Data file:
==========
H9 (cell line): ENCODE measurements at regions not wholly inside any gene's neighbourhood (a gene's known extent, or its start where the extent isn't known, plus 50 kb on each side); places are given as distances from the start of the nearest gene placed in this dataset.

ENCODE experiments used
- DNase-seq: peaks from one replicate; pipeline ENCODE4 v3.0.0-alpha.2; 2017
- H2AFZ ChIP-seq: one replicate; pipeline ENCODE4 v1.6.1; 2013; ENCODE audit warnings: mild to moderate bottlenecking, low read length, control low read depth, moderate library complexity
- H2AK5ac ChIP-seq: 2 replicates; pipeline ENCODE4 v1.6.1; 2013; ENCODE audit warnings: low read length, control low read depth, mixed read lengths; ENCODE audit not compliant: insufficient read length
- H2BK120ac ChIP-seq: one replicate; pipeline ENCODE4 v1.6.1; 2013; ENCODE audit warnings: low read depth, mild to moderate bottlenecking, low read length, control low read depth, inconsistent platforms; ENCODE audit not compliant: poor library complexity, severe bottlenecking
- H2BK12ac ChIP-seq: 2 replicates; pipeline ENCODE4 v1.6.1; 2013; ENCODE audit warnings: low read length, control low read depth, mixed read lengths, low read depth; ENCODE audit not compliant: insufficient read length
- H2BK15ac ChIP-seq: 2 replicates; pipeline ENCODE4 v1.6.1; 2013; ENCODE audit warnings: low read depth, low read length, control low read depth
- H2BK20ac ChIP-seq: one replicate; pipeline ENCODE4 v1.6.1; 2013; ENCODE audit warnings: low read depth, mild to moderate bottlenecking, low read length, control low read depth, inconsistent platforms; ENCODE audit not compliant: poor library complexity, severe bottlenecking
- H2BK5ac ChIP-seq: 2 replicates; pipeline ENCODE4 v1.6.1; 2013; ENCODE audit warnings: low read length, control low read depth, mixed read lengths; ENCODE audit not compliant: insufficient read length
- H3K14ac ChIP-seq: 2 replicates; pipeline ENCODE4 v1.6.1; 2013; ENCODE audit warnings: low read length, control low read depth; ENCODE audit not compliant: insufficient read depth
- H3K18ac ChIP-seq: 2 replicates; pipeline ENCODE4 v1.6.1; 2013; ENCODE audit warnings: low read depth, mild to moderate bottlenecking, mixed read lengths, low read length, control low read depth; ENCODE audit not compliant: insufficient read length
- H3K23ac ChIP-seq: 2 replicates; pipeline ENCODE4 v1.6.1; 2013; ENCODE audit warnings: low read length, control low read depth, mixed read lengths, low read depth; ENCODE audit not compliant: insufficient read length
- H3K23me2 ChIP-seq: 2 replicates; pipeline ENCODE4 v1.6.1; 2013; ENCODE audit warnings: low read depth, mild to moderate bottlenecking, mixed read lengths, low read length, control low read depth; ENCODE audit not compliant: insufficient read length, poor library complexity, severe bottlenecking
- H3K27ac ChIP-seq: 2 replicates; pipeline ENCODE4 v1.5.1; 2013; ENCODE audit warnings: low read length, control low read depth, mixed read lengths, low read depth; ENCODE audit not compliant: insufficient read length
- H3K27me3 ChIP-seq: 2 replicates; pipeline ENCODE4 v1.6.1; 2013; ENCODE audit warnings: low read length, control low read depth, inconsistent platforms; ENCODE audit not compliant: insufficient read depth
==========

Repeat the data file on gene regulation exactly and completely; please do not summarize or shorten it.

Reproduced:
H9 (cell line): ENCODE measurements at regions not wholly inside any gene's neighbourhood (a gene's known extent, or its start where the extent isn't known, plus 50 kb on each side); places are given as distances from the start of the nearest gene placed in this dataset.

ENCODE experiments used
- DNase-seq: peaks from one replicate; pipeline ENCODE4 v3.0.0-alpha.2; 2017
- H2AFZ ChIP-seq: one replicate; pipeline ENCODE4 v1.6.1; 2013; ENCODE audit warnings: mild to moderate bottlenecking, low read length, control low read depth, moderate library complexity
- H2AK5ac ChIP-seq: 2 replicates; pipeline ENCODE4 v1.6.1; 2013; ENCODE audit warnings: low read length, control low read depth, mixed read lengths; ENCODE audit not compliant: insufficient read length
- H2BK120ac ChIP-seq: one replicate; pipeline ENCODE4 v1.6.1; 2013; ENCODE audit warnings: low read depth, mild to moderate bottlenecking, low read length, control low read depth, inconsistent platforms; ENCODE audit not compliant: poor library complexity, severe bottlenecking
- H2BK12ac ChIP-seq: 2 replicates; pipeline ENCODE4 v1.6.1; 2013; ENCODE audit warnings: low read length, control low read depth, mixed read lengths, low read depth; ENCODE audit not compliant: insufficient read length
- H2BK15ac ChIP-seq: 2 replicates; pipeline ENCODE4 v1.6.1; 2013; ENCODE audit warnings: low read depth, low read length, control low read depth
- H2BK20ac ChIP-seq: one replicate; pipeline ENCODE4 v1.6.1; 2013; ENCODE audit warnings: low read depth, mild to moderate bottlenecking, low read length, control low read depth, inconsistent platforms; ENCODE audit not compliant: poor library complexity, severe bottlenecking
- H2BK5ac ChIP-seq: 2 replicates; pipeline ENCODE4 v1.6.1; 2013; ENCODE audit warnings: low read length, control low read depth, mixed read lengths; ENCODE audit not compliant: insufficient read length
- H3K14ac ChIP-seq: 2 replicates; pipeline ENCODE4 v1.6.1; 2013; ENCODE audit warnings: low read length, control low read depth; ENCODE audit not compliant: insufficient read depth
- H3K18ac ChIP-seq: 2 replicates; pipeline ENCODE4 v1.6.1; 2013; ENCODE audit warnings: low read depth, mild to moderate bottlenecking, mixed read lengths, low read length, control low read depth; ENCODE audit not compliant: insufficient read length
- H3K23ac ChIP-seq: 2 replicates; pipeline ENCODE4 v1.6.1; 2013; ENCODE audit warnings: low read length, control low read depth, mixed read lengths, low read depth; ENCODE audit not compliant: insufficient read length
- H3K23me2 ChIP-seq: 2 replicates; pipeline ENCODE4 v1.6.1; 2013; ENCODE audit warnings: low read depth, mild to moderate bottlenecking, mixed read lengths, low read length, control low read depth; ENCODE audit not compliant: insufficient read length, poor library complexity, severe bottlenecking
- H3K27ac ChIP-seq: 2 replicates; pipeline ENCODE4 v1.5.1; 2013; ENCODE audit warnings: low read length, control low read depth, mixed read lengths, low read depth; ENCODE audit not compliant: insufficient read length
- H3K27me3 ChIP-seq: 2 replicates; pipeline ENCODE4 v1.6.1; 2013; ENCODE audit warnings: low read length, control low read depth, inconsistent platforms; ENCODE audit not compliant: insufficient read depth